Staying above the Arctic Circle seems, well, cold. But up in the far north of Scandinavia, Lapland to be precise, cold-looking accommodations have become a hit. Ice hotels have recently gained popularity, scattered across the wintry north and boasting everything from a bar to beds made out of ice. For those travelers who want just a little more warmth, but don't want to skimp on the Lapland ambiance, there are glass igloos.
Sleeping in igloos has been happening for centuries, but it wasn't until recently that the technology for ones made from glass was developed. Just think: you can lie in the warmth of a heated igloo and, through the glass ceiling, watch the northern lights cover the sky above you in an array of colors.
Hotel Kakslauttanen in Saariselkä, Finland, 250 kilometers north of the Arctic Circle, offers several glass igloos as part of its Igloo Village. Although you can opt to stay in one of the traditional snow igloos, there is probably nothing that compares to watching the northern sky from the comfort of your own bed; no more having to wrap yourself in a plethora of coats and scarves to go and stand in to outdoor cold. Made from a special thermo glass, the igloos maintain room temperature, and the properties of the glass also keep it from getting frosted over, even when the outdoor temperature drops to -30 C.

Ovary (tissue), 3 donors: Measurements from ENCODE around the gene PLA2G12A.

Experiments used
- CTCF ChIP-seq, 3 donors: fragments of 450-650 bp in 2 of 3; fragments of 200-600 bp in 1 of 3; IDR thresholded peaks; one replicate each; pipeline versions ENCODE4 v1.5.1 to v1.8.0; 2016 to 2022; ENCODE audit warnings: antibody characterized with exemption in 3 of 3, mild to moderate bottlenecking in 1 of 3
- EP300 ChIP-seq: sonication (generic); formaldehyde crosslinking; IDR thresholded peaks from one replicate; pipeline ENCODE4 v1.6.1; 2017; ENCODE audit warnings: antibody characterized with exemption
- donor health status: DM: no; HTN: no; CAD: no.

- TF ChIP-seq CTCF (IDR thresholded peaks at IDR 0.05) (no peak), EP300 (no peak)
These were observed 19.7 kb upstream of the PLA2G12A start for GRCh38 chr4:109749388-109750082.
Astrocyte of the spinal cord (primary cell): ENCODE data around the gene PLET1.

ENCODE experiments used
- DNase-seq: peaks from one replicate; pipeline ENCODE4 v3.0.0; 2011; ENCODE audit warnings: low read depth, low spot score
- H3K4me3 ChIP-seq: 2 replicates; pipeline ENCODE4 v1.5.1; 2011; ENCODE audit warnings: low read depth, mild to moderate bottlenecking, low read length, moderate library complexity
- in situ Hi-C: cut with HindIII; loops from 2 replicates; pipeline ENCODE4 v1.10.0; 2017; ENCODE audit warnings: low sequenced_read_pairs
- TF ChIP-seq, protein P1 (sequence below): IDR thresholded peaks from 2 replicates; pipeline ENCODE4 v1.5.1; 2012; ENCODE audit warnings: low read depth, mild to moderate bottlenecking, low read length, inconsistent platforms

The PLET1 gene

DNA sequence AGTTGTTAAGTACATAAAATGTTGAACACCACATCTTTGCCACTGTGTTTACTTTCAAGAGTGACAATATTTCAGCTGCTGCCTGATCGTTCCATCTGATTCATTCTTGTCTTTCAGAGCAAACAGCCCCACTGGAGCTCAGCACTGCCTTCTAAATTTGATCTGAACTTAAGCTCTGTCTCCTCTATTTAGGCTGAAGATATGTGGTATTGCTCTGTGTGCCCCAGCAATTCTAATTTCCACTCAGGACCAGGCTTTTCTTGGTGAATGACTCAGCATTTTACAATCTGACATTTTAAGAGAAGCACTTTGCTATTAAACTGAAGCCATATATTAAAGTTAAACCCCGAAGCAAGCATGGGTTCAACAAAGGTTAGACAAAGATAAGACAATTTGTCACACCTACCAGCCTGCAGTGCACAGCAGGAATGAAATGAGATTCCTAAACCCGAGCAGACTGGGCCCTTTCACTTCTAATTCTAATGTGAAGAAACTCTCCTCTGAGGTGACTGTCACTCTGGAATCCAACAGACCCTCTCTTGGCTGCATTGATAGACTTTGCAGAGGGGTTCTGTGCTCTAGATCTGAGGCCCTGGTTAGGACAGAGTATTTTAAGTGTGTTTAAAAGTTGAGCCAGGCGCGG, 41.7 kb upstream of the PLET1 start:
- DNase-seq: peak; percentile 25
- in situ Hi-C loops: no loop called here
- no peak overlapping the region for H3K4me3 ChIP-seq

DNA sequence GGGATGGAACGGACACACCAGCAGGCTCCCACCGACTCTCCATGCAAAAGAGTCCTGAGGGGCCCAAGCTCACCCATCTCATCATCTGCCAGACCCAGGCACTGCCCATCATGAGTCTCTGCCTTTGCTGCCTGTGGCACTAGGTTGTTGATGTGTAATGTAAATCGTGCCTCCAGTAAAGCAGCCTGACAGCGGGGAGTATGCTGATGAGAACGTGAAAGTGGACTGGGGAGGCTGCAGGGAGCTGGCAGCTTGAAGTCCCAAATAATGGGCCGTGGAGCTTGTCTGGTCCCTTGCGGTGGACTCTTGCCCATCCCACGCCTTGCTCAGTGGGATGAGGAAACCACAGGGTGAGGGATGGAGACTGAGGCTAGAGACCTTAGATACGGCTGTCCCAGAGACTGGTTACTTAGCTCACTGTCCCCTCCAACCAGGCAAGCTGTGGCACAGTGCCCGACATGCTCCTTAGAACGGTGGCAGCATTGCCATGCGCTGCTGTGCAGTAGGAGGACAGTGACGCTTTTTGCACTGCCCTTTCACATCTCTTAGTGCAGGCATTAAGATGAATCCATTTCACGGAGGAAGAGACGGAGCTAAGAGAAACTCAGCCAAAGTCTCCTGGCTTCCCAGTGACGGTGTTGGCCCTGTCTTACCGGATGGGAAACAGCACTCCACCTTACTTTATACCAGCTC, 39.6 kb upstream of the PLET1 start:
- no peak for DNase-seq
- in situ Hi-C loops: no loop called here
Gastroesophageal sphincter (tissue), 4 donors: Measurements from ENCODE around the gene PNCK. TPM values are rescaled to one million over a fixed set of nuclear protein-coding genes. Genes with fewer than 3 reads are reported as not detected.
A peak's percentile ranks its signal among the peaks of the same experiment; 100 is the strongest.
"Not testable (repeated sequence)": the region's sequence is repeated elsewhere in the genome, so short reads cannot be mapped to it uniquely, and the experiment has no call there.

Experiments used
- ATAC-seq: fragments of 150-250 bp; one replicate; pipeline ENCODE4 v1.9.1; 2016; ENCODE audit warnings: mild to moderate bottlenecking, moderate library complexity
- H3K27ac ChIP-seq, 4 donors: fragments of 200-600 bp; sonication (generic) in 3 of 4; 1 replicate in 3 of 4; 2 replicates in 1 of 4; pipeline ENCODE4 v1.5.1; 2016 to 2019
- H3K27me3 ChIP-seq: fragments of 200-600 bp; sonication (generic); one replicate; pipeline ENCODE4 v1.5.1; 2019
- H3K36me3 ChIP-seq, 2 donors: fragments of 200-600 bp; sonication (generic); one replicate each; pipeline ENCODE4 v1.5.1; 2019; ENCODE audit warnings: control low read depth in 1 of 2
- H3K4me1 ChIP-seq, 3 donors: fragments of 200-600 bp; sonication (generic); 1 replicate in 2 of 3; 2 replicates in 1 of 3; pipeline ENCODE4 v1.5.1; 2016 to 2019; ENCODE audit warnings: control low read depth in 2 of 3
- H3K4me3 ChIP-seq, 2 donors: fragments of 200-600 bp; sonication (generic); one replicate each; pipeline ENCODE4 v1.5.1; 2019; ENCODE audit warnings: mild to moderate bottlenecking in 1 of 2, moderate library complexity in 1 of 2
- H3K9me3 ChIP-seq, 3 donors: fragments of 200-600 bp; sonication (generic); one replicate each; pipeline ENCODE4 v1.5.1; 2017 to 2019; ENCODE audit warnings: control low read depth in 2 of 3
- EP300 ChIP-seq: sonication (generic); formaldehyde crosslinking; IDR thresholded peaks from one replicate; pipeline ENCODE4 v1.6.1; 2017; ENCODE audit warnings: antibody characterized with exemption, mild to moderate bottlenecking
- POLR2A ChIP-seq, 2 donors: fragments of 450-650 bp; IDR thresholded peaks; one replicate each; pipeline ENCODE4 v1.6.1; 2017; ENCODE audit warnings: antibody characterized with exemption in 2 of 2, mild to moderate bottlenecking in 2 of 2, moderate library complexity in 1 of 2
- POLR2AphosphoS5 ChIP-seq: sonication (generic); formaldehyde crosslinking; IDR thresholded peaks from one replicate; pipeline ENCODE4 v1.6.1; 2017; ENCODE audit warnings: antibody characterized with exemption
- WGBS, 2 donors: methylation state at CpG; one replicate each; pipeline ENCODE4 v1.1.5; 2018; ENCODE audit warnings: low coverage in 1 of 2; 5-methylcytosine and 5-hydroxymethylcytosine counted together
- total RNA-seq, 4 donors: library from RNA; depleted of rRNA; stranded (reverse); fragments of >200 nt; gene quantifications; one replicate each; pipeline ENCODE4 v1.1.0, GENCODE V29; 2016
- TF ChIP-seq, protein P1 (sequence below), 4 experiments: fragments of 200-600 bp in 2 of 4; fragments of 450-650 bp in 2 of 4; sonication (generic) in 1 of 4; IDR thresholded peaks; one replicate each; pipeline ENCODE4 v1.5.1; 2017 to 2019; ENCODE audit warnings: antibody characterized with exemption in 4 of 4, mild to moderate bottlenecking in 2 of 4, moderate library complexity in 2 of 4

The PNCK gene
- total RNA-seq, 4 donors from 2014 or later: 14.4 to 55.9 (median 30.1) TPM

Before tucking into a glass igloo for the night, visitors at the Igloo Village can eat a meal in the Snow Restaurant, and take time for a drink, out of a cup made from ice of course, at the Snow Bar. In the morning, it's time for a traditional sauna and afterwards, to cool down, a dip in a nearby ice hole. I think it's time to pack those wool socks and hat and book a ticket to Lapland. AB